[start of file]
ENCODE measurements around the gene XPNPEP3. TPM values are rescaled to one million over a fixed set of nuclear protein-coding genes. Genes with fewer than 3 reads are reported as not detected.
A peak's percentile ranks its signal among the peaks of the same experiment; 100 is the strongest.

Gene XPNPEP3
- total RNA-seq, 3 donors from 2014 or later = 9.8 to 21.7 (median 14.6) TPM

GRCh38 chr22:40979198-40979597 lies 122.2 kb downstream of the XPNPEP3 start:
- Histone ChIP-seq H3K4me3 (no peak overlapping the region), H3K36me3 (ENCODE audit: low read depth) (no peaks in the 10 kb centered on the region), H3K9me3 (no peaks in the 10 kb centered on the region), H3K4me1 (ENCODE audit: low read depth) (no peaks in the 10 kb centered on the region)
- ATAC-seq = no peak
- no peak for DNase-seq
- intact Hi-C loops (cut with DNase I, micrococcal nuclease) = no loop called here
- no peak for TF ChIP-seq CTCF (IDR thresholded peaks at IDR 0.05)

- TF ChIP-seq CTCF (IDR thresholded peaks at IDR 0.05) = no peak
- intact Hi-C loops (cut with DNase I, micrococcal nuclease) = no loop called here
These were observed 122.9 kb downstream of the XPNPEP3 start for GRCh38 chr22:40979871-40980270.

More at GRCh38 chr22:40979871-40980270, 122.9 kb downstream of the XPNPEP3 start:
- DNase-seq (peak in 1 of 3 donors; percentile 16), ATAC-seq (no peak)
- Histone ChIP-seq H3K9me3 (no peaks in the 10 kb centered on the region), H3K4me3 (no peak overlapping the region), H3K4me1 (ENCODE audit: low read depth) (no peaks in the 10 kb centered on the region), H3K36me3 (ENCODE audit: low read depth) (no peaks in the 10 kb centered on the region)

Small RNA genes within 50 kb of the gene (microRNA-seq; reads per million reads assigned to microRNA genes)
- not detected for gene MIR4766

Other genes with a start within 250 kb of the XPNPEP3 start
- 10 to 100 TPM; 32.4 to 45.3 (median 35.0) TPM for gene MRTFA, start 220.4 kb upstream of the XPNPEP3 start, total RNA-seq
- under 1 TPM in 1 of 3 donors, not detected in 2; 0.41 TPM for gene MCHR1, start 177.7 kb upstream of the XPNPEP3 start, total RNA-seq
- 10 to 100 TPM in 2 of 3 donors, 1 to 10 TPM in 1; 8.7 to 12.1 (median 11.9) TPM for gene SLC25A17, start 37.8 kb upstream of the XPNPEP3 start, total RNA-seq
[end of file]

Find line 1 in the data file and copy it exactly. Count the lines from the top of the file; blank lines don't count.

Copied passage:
ENCODE measurements around the gene XPNPEP3. TPM values are rescaled to one million over a fixed set of nuclear protein-coding genes. Genes with fewer than 3 reads are reported as not detected.